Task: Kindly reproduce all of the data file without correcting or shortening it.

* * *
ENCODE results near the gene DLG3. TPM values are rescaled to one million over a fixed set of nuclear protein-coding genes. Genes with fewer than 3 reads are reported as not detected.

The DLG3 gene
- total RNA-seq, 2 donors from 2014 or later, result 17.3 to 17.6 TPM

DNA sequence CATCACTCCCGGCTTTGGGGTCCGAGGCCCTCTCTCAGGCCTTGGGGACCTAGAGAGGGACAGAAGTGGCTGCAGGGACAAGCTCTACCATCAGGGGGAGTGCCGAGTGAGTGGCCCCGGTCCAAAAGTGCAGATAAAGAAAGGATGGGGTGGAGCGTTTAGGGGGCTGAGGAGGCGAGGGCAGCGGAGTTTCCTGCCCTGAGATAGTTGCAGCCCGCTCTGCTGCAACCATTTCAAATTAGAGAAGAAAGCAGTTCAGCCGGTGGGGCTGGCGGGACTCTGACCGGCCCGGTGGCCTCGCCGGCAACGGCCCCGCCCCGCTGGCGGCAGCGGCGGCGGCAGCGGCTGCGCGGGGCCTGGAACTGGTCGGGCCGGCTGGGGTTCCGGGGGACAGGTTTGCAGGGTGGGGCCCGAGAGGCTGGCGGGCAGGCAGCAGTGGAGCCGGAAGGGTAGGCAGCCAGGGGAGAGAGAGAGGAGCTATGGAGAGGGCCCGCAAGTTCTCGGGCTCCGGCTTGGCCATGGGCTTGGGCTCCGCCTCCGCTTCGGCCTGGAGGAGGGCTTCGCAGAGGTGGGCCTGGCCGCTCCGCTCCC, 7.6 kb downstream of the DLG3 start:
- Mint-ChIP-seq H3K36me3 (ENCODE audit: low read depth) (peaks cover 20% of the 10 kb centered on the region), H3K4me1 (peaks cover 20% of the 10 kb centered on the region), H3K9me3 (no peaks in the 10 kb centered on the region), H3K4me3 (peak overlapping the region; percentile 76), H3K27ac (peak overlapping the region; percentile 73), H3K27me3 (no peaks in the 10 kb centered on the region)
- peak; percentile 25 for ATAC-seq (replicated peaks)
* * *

ENCODE results near the gene DLG3. TPM values are rescaled to one million over a fixed set of nuclear protein-coding genes. Genes with fewer than 3 reads are reported as not detected.

The DLG3 gene
- total RNA-seq, 2 donors from 2014 or later, result 17.3 to 17.6 TPM

DNA sequence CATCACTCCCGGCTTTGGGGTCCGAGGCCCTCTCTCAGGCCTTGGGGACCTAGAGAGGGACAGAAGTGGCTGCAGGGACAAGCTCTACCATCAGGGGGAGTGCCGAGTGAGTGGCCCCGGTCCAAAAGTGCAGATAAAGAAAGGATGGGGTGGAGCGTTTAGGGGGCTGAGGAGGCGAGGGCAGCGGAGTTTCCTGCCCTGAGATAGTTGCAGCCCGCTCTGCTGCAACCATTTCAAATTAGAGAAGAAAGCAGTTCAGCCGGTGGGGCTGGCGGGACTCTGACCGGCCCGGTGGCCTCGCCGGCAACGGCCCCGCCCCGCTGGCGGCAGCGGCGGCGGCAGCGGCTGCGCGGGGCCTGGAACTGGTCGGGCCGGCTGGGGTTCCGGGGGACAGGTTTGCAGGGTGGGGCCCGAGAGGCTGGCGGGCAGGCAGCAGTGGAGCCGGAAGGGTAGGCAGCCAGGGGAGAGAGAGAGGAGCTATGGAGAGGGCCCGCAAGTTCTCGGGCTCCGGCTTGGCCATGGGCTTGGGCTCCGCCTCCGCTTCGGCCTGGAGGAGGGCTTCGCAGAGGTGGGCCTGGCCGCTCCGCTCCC, 7.6 kb downstream of the DLG3 start:
- Mint-ChIP-seq H3K36me3 (ENCODE audit: low read depth) (peaks cover 20% of the 10 kb centered on the region), H3K4me1 (peaks cover 20% of the 10 kb centered on the region), H3K9me3 (no peaks in the 10 kb centered on the region), H3K4me3 (peak overlapping the region; percentile 76), H3K27ac (peak overlapping the region; percentile 73), H3K27me3 (no peaks in the 10 kb centered on the region)
- peak; percentile 25 for ATAC-seq (replicated peaks)